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Thread: Suggestion for tintype starter kit

  1. #11

    Re: Suggestion for tintype starter kit

    Quote Originally Posted by Kiwi7475 View Post
    Maybe the page is not up to date. I bought it a couple of months ago and received in 2 separate components. This was for the 8x10 kit.

    Point is, even if mine was an exception somehow (it only 1 data point) I’m sure if you call them to order you can get it separately.
    Thats good to know. Its not stated on their web site. Getting the Old Workhorse as a 2 part Collodion is definitely an asset, since it won't be excessively aged by the time the buyer receives it.

  2. #12
    Mike in NY's Avatar
    Join Date
    Sep 2012
    Hudson Valley, NY

    Re: Suggestion for tintype starter kit

    If you are new to wet plate, you'll learn that there are a number of different collodion formulas available. I've used the cadmium-free formulas of the two-part collodion + iodizer mixes from both B&S and UV Photographics. B&S sells one cadmium-free formula, whereas UVP sells two of them which are lithium based. I don't like working with cadmium since it is a known carcinogen. Cad-free formulas typically have a shorter shelf life, but since the clock starts ticking only after you mix the collodion (Part A) with the iodizer (Part B), you only mix as much as you anticipate using in the next few weeks or so. The cad-free formula sold by B&S is instantly useable as soon as you mix it, whereas both of UVP's cad-free formulas need to ripen for a few hours after mixing them.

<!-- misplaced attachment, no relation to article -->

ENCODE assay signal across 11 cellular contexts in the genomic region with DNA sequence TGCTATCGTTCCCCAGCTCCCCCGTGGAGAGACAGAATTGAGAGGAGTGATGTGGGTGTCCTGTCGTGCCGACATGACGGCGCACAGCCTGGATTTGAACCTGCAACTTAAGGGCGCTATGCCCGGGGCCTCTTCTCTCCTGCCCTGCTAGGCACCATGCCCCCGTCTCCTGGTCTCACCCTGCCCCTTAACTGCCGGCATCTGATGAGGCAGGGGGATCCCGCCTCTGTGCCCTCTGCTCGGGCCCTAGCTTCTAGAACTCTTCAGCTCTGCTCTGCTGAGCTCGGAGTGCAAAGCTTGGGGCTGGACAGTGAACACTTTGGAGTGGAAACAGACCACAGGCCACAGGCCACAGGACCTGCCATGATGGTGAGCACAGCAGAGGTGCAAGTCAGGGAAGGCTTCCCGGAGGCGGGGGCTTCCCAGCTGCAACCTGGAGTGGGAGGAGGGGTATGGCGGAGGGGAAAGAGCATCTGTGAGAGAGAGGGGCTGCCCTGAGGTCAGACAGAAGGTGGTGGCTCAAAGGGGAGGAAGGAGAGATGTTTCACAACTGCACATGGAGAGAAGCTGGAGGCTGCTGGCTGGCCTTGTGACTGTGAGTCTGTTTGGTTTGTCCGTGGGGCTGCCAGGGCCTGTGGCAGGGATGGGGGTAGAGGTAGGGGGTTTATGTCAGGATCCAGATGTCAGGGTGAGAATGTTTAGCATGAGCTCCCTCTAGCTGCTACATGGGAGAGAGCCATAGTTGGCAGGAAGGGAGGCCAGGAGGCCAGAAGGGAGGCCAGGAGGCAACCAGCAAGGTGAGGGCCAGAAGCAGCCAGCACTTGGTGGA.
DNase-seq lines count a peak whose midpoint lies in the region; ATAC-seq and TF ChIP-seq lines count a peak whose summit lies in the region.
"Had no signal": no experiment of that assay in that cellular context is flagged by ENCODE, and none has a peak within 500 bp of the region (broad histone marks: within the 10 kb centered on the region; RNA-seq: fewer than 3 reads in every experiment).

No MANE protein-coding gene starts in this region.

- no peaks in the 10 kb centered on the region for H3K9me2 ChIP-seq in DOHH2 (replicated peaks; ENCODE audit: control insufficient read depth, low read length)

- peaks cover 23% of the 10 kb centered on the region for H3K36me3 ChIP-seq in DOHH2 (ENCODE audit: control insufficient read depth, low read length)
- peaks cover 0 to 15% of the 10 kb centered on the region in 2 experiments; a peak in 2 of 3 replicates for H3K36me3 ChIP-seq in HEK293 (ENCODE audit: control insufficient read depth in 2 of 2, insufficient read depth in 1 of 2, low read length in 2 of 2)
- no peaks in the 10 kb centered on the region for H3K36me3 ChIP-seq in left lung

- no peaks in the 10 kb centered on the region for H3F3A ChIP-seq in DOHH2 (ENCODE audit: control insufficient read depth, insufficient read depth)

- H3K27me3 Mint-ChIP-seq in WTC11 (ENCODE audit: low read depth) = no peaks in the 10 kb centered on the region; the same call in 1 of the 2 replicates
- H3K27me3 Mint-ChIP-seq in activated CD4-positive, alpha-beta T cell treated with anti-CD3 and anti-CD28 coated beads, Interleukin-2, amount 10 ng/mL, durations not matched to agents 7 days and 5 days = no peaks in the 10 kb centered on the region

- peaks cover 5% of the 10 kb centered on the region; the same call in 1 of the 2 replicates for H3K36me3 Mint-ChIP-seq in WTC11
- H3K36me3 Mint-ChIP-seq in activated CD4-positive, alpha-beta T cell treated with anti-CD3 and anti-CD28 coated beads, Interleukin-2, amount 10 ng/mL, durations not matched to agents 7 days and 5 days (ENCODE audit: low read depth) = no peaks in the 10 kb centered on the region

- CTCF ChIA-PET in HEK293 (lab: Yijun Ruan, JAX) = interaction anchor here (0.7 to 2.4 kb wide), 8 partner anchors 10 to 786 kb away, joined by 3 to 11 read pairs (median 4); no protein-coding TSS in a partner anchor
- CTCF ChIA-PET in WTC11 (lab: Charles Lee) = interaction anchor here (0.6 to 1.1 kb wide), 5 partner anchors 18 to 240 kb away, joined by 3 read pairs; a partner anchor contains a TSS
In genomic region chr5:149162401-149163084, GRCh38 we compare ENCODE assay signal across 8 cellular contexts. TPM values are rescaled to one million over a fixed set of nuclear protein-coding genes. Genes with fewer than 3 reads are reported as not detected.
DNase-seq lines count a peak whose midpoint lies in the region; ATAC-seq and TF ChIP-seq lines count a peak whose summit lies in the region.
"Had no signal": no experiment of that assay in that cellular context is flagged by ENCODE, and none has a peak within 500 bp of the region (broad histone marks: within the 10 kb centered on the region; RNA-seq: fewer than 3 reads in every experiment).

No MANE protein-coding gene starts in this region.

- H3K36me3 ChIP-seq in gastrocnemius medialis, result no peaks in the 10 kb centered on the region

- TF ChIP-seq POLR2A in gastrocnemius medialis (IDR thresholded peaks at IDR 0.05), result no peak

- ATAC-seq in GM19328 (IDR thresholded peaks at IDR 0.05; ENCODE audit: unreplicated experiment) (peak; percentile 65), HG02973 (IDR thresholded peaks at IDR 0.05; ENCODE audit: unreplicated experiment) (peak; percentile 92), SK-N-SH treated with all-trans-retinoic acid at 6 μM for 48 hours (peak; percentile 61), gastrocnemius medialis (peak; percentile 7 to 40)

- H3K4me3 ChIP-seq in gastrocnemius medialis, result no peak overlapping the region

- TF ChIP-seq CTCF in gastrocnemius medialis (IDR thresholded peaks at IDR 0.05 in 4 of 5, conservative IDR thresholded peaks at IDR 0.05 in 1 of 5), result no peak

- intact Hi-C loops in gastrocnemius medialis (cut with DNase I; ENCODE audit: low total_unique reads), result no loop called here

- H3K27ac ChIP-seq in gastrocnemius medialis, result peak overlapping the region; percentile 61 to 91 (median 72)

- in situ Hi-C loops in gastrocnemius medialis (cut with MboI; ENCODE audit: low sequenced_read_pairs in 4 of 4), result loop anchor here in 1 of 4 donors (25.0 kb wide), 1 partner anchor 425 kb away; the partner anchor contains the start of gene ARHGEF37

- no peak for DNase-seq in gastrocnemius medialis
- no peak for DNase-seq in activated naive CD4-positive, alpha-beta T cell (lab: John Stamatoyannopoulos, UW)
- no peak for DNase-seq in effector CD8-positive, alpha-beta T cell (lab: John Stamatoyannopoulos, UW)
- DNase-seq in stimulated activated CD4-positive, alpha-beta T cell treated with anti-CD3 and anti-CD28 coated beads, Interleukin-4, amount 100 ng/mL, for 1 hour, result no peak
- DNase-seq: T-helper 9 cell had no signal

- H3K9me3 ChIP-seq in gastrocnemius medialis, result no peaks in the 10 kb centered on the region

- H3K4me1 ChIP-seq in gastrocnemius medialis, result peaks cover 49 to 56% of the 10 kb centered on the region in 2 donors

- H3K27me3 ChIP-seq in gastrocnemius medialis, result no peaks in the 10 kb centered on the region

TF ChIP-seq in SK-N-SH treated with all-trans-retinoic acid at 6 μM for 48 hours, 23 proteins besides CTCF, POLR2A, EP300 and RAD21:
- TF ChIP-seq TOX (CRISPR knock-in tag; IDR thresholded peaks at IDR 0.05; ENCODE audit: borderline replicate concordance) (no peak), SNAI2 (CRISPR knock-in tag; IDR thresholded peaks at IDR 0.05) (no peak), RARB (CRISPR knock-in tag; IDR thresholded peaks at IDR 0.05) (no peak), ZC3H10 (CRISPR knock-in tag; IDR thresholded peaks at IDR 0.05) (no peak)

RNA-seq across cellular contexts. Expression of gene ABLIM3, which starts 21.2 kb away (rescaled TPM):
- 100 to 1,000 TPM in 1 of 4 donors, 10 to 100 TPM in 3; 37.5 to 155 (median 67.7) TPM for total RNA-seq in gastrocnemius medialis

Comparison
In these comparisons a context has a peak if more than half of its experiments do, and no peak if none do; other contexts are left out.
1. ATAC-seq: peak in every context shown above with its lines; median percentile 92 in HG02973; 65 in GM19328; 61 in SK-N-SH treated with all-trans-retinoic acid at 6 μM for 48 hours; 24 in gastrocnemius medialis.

As a side note, I used to make my own solutions with the raw liquid and powder chemicals, but it's much easier ordering the pre-mixed solutions these days... I spend less time measuring, weighing, and mixing chemicals with magnetic stirring rods, and more time shooting.

    One other suggestion, as you alluded, is to gain competence with tintypes before attempting ambrotypes. The glass requires preparation and cleaning, and unless it's done well, images can lift off the glass during post-development washing. Wet plate work involves enough frustration already without adding the additional requirements of ambrotypes at the beginning of the learning curve.

    (Incidentally, my avatar image to the left is one of the first plates I made at home after I got my training in wet plate at the Penumbra Foundation's Center for Alternative Photography in NYC back in 2011. It's a staging of Narcissus gazing at himself in the mirror. It took several tries, but eventually I got it right.)
    I dream in black and white.

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